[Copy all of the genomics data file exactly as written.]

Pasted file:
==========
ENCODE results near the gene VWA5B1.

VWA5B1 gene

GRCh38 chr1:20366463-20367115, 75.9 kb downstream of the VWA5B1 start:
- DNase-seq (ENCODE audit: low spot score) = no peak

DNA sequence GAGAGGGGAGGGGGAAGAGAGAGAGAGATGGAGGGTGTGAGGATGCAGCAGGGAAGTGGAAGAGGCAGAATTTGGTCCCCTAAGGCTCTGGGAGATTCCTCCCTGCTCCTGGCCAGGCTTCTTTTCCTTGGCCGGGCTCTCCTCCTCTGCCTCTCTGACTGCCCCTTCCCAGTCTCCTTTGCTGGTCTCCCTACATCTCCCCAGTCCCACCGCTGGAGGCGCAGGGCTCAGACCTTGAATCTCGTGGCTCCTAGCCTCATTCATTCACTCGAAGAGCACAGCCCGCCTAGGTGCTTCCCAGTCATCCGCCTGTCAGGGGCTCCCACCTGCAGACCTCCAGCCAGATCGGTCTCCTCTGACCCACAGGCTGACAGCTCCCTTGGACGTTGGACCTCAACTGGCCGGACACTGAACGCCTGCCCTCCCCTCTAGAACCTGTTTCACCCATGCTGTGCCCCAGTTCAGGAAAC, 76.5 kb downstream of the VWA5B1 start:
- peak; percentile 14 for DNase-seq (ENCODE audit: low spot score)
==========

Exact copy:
ENCODE results near the gene VWA5B1.

VWA5B1 gene

GRCh38 chr1:20366463-20367115, 75.9 kb downstream of the VWA5B1 start:
- DNase-seq (ENCODE audit: low spot score) = no peak

DNA sequence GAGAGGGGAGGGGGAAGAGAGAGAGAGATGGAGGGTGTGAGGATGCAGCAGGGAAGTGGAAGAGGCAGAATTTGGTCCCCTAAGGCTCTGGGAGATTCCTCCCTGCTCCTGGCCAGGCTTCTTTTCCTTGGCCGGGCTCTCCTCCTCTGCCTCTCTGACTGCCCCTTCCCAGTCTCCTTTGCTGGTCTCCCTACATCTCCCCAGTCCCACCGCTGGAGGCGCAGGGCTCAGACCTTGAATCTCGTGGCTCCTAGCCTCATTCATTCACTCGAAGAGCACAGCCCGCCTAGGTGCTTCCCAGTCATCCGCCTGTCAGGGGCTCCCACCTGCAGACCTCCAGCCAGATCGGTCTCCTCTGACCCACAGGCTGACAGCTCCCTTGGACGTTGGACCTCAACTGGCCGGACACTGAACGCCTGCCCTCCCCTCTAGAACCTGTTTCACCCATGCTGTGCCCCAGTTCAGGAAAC, 76.5 kb downstream of the VWA5B1 start:
- peak; percentile 14 for DNase-seq (ENCODE audit: low spot score)